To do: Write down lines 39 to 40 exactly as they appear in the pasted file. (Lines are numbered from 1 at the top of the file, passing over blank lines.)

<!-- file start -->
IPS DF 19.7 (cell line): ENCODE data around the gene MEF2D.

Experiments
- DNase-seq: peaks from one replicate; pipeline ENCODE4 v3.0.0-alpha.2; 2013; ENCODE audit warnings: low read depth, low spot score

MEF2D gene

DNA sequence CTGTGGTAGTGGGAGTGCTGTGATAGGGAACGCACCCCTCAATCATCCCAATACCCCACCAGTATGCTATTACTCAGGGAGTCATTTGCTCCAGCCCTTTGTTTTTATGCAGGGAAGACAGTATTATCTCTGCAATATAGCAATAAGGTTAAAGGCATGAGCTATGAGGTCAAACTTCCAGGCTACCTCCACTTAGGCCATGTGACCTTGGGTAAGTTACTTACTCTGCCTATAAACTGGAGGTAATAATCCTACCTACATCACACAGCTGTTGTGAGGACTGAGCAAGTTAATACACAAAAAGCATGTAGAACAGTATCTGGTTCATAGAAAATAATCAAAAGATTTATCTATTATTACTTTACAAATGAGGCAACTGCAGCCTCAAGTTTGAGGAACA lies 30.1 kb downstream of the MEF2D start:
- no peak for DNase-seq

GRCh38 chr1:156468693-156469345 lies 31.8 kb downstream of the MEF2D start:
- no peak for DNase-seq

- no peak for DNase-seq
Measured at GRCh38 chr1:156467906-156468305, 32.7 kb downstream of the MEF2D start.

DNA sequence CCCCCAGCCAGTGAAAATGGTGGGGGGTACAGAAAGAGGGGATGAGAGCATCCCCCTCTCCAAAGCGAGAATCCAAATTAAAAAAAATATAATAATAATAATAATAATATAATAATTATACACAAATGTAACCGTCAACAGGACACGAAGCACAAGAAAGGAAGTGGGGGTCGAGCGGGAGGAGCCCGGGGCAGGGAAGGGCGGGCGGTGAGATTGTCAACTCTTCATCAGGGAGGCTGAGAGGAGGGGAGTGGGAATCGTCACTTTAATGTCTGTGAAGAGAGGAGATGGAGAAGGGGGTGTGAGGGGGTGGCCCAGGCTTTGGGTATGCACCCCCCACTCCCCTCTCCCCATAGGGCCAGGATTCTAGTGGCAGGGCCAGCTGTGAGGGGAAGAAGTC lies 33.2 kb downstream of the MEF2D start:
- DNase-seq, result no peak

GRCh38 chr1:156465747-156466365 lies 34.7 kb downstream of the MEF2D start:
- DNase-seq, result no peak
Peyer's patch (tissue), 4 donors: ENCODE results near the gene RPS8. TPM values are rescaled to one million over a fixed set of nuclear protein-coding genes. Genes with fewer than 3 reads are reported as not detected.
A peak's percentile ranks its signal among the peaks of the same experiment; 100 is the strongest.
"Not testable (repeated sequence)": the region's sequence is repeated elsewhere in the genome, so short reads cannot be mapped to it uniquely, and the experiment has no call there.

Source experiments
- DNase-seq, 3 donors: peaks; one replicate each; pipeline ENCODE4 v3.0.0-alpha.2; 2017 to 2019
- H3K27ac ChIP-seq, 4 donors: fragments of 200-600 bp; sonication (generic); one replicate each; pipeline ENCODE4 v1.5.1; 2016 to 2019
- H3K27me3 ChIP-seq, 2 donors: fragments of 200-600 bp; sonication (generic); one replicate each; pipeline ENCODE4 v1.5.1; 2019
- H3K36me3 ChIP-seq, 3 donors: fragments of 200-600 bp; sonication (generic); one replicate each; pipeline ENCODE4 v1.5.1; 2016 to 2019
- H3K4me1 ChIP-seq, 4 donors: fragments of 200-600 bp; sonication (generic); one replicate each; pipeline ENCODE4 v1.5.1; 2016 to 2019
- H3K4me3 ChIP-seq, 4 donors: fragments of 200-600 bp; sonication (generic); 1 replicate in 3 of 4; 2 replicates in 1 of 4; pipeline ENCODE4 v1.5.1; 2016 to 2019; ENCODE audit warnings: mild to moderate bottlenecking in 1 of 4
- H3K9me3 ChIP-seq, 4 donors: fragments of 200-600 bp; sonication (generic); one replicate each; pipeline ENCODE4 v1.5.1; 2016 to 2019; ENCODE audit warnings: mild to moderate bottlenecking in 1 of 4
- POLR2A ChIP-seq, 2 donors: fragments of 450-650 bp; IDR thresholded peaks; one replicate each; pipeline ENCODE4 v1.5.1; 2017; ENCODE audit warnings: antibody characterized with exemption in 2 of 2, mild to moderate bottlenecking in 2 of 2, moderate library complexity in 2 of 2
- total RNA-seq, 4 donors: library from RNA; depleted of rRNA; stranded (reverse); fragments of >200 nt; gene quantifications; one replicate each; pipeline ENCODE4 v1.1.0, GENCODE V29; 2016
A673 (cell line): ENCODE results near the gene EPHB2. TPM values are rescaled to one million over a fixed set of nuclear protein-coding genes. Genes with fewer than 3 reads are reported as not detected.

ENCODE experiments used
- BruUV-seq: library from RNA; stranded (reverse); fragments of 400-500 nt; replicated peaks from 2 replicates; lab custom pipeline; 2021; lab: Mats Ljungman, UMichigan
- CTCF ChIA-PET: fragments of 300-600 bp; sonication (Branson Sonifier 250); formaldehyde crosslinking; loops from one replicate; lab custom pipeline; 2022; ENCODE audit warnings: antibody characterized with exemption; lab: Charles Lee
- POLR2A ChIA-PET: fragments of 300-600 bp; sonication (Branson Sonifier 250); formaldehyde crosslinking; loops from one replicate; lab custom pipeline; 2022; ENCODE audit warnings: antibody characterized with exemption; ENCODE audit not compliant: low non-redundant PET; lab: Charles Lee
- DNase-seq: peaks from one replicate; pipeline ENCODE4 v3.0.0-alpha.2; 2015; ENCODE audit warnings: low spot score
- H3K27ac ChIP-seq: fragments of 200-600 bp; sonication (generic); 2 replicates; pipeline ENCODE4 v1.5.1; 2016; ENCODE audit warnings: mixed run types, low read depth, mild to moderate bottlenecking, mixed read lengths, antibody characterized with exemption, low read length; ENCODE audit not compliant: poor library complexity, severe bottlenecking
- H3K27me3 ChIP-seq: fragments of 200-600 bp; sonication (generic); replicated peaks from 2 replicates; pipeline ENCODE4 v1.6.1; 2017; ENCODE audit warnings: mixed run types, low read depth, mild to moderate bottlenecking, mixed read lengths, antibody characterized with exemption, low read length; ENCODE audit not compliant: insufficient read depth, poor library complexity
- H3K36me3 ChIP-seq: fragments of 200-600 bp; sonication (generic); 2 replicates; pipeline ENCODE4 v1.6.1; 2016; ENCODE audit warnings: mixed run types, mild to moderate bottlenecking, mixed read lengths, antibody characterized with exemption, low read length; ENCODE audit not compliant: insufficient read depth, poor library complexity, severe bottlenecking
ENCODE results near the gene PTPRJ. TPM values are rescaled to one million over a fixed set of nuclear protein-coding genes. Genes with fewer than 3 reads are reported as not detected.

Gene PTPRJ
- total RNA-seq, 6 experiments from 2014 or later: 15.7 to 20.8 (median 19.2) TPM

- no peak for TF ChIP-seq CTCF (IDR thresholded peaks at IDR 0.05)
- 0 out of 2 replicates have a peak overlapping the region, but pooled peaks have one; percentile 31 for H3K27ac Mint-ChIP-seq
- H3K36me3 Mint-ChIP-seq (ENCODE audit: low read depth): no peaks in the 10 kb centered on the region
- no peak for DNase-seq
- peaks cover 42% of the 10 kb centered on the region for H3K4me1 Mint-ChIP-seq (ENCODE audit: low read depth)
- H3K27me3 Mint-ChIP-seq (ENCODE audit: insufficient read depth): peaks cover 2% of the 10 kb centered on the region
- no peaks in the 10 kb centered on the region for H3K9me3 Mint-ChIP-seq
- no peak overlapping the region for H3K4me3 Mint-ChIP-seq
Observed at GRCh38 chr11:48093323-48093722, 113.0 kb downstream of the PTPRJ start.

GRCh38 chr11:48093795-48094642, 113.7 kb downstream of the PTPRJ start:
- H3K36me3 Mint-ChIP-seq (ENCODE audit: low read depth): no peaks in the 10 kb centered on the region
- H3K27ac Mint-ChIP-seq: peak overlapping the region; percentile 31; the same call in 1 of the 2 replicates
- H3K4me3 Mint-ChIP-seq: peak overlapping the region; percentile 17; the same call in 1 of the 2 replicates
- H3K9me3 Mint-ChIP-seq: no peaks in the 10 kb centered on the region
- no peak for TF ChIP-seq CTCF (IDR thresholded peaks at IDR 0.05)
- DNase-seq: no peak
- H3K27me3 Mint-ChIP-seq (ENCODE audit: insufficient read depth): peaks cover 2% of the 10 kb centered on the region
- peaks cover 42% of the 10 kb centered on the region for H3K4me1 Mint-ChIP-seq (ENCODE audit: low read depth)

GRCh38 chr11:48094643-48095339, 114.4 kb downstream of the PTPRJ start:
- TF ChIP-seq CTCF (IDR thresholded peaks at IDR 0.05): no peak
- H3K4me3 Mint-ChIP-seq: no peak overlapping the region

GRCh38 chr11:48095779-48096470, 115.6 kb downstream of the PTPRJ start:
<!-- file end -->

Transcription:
- total RNA-seq, 6 experiments from 2014 or later: 15.7 to 20.8 (median 19.2) TPM

- no peak for TF ChIP-seq CTCF (IDR thresholded peaks at IDR 0.05)